Subject: Re: [boost] [test] Looking for co-developer/maintainer
From: Darryl Green (darryl.green_at_[hidden])
Date: 2014-05-25 00:16:59
On 24 May 2014 11:16, Richard <legalize+jeeves_at_[hidden]> wrote:
> [Please do not mail me a copy of your followup]
> boost_at_[hidden] spake the secret code
> <CADJ=SEPWyZosZh=V1u95Upu_ERyHRaTeJ53Ku5CSRu-dPuY7gw_at_[hidden]> thusly:
>>Agreed there is no explanation. But clearly the list of section headings
>>includes the heading *Custom report format support* as well headings
>>for several other ways of controlling report output.
>>To that extent it documents that extensibility exists.
>>This is better than not mentioning the capability at all.
> I think reasonable people can disagree on whether this is better or
> not :-).
>>Your doc would be no worse then the original if it simply stated that
>>these features existed. Anything else is an enhancement request...
> I agree with this.
> If I were going to need custom reports, I'd take the XML report output
> and run it through a XSLT file before I spent time writing code, but
> maybe writing C++ is easier for people than XSLT.
Yes. Personally XSLT is a language I largely re-learn every time I
need to use it. I suspect many users of C++ unit test libs find it
easier to write C++ than XSLT. In any case documenting the isomorphism
between the C++ rep and the XML is worthwhile imho.
> In other words, except for the missing hint, these aren't deficiencies
> of my docs compared to the existing docs.
>>Regardless of the question, the answer to the question requires use of the API
>>(or a commandline option that doesn't exist). The documentation should provide
>>answers, not questions.
> AFAIK, the existing documentation does not explain how to use the
> implementation classes to traverse the test tree. So this is an
>>>>custom log formats:
> Again, this is something that
> the existing documentation does not explain at all, other than perhaps
> hinting that you can have a custom report.
> ok, so you want:
> 1) custom report format support
> 2) (and I assume, it's cousin) custom log format support
> 3) traversing the test tree
> AFAIK, other than hints, these are all additions to the existing
> documentation. (In fact what I wrote about the report format is
> already an addition to the existing docs.)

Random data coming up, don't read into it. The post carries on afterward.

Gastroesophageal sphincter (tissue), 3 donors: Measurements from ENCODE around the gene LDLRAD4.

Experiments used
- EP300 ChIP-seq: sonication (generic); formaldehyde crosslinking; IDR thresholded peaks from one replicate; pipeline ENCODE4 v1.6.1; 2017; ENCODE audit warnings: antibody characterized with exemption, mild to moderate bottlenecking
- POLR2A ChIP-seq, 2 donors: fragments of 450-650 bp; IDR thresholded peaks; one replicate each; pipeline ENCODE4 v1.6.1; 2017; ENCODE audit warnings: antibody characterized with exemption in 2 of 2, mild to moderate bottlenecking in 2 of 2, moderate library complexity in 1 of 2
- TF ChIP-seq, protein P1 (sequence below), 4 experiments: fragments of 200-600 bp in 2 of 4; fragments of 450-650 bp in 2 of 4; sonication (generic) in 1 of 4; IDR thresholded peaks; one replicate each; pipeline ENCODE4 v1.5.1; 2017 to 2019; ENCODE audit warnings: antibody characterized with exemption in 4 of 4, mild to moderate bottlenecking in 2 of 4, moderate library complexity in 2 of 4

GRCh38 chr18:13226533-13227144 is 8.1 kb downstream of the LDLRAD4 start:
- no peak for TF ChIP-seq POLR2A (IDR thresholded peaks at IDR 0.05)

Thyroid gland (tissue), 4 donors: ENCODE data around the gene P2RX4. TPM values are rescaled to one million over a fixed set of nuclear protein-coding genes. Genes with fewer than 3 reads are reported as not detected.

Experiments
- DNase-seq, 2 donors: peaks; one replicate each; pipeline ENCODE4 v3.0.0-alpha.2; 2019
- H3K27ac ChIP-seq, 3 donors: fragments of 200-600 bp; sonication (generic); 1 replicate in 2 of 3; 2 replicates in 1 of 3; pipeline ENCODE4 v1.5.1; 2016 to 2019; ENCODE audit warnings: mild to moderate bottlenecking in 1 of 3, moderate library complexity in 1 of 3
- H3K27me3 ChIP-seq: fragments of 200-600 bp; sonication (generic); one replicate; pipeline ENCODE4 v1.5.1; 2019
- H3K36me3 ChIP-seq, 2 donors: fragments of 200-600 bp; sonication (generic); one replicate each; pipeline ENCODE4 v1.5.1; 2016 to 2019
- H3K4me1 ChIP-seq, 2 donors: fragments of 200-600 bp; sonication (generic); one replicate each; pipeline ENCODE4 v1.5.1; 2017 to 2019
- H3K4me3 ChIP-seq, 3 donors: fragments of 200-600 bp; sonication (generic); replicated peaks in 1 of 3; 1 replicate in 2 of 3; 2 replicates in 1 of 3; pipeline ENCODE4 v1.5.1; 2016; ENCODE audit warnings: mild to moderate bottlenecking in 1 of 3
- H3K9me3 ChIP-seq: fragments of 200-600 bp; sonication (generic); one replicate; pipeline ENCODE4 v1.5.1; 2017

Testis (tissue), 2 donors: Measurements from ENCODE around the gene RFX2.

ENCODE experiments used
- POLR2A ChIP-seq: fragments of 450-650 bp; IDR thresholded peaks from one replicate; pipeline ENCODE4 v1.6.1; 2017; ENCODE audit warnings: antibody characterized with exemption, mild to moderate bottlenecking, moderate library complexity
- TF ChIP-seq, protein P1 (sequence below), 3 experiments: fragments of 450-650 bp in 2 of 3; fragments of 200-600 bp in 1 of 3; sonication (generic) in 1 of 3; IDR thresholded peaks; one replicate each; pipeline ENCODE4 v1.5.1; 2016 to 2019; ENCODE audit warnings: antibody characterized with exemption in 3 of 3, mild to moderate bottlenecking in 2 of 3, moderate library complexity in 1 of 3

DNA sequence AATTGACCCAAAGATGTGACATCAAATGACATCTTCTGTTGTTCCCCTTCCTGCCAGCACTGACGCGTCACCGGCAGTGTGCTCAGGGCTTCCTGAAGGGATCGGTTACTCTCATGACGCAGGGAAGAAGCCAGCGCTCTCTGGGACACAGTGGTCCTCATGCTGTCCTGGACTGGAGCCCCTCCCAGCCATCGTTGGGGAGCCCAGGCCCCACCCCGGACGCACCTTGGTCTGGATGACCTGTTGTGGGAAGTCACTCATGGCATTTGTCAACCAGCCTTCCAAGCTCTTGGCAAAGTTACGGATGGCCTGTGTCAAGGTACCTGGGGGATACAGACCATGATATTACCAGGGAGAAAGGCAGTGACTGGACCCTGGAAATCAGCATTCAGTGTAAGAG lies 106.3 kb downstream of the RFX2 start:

> So achieving better than parity with existing docs would be to simply
> say "You can customize the report output; see <this example>" and link
> to that url.
Almost. As accidentally demonstrated already URL stability is a
problem and the docs should be self contained/usable offline. It
appears use of that example including copying and editing is allowed
with attribution anyway - see
http://www.eld.leidenuniv.nl/~moene/Home/about/copyright/ with a
prohibition only on wholesale page copying. Maybe the author would
give explicit permission to include in boost?
>>You have twice asserted that uses of the API can be replaced by use of a
>>commandline argument. This is not really true (it doesn't solve my use case)
> Not sure what your use case is, but definitely listing out the tests
> in your project and getting custom report or log output can be handled
> without writing C++ code, albeit you might need to write some XSLT
A mix of test run control and output collection on a system that has
resource constraints fwiw. I agree this is unusual, but I also feel
that requiring yet another tool in a chain just to get the output
format you want etc is not a great solution, in general.
>>I agree it is unclear. I'm only trying to provide some clarity (with sources)
>>as to what is demonstrably already intended to be and in use as part of the
>>interface, so that the docs can make that clear.
> I think you raise some reasonable immediate points that can be
> addressed by adding a few sentences.
> Longer-term you're asking for new documentation on classes in the
> library. I think that is also a reasonable request, but it's beyond
> the scope of what I'm trying to obtain with this change.
Agree with all of that.
>>>[I left out stuff about the Program Exeuction Monitor (PEM)]
>>I agree it isn't used by itself. However knowing what it does (and some level
>>of how at the level of identifying what platform specific features it
>>uses) is useful.
> Is it really? To me, it's an implementation detail. The main thing
> you need to know about the PEM is that it attempts to intercept all
> badness and capture that as a test failure: unix signal(2), Windows
> SEH style exception, and C++ uncaught exception.
I found a brief mention of this in your doc of unit_test_main at
There is also some reference to the behavior of the PEM in exception
While I don't think much depth is needed a clear description of what
the test main interface guarantees to catch/monitor and what happens
when it does should be part of the docs. I'd be inclined to separate
that from an individual function (unit_test_main) so in that sense it
is documenting the PEM, but only to describe what it does *in* the UTF
and not how to use it outside of it. Belatedly realised that this
makes it essential to document the role of the exception translator
For my use, the above constitutes is complete/sufficient docs to use
the library. I also think it documents sufficient of the library to
define/scope what is part of the interface (and needs to be stable for
that reason) without unduly constraining implementation. I don't have
any more objections/requests for yet more docs up my sleeve to hit you
with later :)
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